Caroline Murrah, Melissa Weyn, Daryn Harrell, Lexie Plath, and Allison Hunt in Shout! The Mod MusicalShout! The Mod Musical is not only the most tolerable musical revue I've seen to date, but also the most enjoyable. With more substance than The Taffetas and less forced plot than The Marvelous Wonderettes, this girl-group celebration of 1960s songs is both cohesive and a whole lot of fun, especially given the Timber Lake Playhouse's current staging of it.

Director Courtney Crouse takes us on a tour of 1960s sensibilities regarding women's roles and relationships, as four British women and one American woman living in England write letters to advice columnist Gwendolyn Holmes (who is heard, but never seen) and read her replies in Shout! magazine. Their responses to her dated advice are consequently shared in the form of pop tunes of the era, including "Downtown," "Son of a Preacher Man," and "To Sir with Love."

Melissa Weyn, Lexie Plath, Daryn Harrell, Allison Hunt, and Caroline Murrah in Shout! The Mod MusicalInstead of names, the characters are given colors assigned by a Shout! magazine personality test. The Yellow Girl (Daryn Harrell) is loud, uninhibited, and rude. The Red Girl (Caroline Murrah) is young, quirky, and naïve. The Blue Girl (Lexie Plath) is beautiful and knows it, while the Orange Girl (Melissa Weyn) is domestic and maternal. Finally, the Green Girl (Allison Hunt) is ... well, a slut. Each is clearly defined by the visually appropriate, period ensembles chosen by costume designer Emma Crafton, with colored clothing in the first act and black clothing with colored knee-high boots in the second. They're also sometimes washed in their specific hue by lighting designer James Kolditz as they sit on sections of scenic designer Colt Frank's colored blocks with slants and steps in them, giving the prismatic impression that they, themselves, are emanating from a light source.

Allison Hunt, Caroline Murrah, Daryn Harrell, and Lexie Plath in Shout! The Mod MusicalNot only are show creators Phillip George's and David Lowenstein's song choices the perfect blend of touching and fun - with the score wonderfully performed by music director Cindy Blanc and her two fellow musicians on keyboards and percussion - but the actors deliver them in beautiful voice and impressive harmonic blend. Harrell offers a fantastically energetic, soulful version of "Son of a Preacher Man," while Plath's pleasingly playful "Don't Sleep in the Subway" includes a flirtation with a front-row audience member, which had the wife of our Saturday matinée's victim in giggling fits. Murrah manages an impressively consistent take on her gawky ingénue, and Hunt elicits many a laugh with Green Girl's acceptance of her loose ways, and delights with her rousing lead vocals on "Goldfinger." Most of my attention, however, was given to Weyn, whose heartfelt, innocent longing on the slow intro to "I Only Want to Be with You" had me wondering why the performer wasn't featured more during Timber Lake's last three productions.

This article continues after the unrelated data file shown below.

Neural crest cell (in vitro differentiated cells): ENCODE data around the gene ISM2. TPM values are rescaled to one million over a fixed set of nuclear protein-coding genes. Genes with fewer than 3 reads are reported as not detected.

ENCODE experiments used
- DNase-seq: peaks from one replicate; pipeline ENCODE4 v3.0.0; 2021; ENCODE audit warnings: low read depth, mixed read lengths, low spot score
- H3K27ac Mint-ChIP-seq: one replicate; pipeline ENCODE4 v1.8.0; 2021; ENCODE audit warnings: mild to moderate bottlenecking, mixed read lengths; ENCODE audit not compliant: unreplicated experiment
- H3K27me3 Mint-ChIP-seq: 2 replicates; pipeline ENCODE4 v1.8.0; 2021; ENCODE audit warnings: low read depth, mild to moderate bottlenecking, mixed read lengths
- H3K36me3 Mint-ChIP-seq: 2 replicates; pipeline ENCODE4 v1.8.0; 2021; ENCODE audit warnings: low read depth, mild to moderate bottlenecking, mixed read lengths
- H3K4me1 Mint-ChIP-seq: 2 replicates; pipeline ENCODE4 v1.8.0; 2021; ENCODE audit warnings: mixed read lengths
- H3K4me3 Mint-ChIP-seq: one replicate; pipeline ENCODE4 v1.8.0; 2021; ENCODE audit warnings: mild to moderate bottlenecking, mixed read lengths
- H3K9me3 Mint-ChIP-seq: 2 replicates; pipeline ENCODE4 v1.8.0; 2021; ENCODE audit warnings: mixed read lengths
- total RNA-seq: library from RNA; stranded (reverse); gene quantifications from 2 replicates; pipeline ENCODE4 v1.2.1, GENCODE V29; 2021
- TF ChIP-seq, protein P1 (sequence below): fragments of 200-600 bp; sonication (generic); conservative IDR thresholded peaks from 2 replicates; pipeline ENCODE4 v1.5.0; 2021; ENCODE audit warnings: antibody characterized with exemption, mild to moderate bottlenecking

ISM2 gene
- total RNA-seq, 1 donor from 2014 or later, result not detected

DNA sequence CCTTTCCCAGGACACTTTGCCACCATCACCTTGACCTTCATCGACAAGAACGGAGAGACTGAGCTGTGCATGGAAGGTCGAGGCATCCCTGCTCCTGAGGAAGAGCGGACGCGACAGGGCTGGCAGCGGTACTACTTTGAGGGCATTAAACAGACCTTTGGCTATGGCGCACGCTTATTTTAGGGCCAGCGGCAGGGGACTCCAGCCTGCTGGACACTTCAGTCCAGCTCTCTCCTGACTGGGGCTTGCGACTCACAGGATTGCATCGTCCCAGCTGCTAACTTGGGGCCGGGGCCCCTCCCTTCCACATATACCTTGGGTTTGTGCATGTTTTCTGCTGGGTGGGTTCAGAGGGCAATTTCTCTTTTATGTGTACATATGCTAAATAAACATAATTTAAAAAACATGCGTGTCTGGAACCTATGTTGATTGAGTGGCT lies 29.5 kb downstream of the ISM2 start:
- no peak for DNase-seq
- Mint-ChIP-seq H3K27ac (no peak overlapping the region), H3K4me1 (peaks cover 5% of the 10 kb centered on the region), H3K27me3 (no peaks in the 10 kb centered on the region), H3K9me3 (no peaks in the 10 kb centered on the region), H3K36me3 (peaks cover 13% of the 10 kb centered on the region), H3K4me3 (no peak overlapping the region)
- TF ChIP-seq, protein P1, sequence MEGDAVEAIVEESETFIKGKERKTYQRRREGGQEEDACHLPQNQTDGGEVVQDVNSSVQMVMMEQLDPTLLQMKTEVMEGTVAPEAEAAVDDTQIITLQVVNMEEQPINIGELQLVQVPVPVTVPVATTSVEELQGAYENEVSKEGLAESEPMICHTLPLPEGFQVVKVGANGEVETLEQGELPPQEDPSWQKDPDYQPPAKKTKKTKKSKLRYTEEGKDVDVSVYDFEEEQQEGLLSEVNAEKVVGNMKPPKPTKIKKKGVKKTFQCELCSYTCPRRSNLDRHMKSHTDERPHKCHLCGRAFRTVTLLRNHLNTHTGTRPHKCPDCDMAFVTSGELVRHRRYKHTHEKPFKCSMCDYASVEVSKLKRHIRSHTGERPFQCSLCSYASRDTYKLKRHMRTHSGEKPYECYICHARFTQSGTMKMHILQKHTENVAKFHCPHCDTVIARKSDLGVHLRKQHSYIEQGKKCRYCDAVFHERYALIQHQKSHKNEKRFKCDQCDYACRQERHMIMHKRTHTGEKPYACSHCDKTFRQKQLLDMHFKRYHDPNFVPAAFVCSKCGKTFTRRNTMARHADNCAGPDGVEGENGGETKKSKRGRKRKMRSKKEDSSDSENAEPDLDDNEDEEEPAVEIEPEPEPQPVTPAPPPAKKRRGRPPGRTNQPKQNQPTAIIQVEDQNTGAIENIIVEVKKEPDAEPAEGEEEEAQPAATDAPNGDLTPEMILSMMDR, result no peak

The ladies shine brightest together while harmonizing on "These Boots Are Made for Walkin'" while executing choreographer James Beaudry's impressive musical staging. He includes a sort of 1960s-style moonwalk as the girls extend a foot forward, then slide it back, popping the other knee out as their feet meet, all while staying in one place. The song continues with similarly impressive footwork, and the number's combination of rousing singing and infectious dancing left me wanting to stand up and join in on the fun. That's true of the Timber Lake Playhouse's entire production of Shout! The Mod Musical. I enjoyed every humorous, touching, wildly entertaining moment, as did Saturday's audience, which rose to their feet at the end for a well-deserved standing ovation.


Shout! The Mod Musical runs at the Timber Lake Playhouse (8215 Black Oak Road, Mt. Carroll) through August 24, and more information and tickets are available by calling (815)244-2035 or visiting

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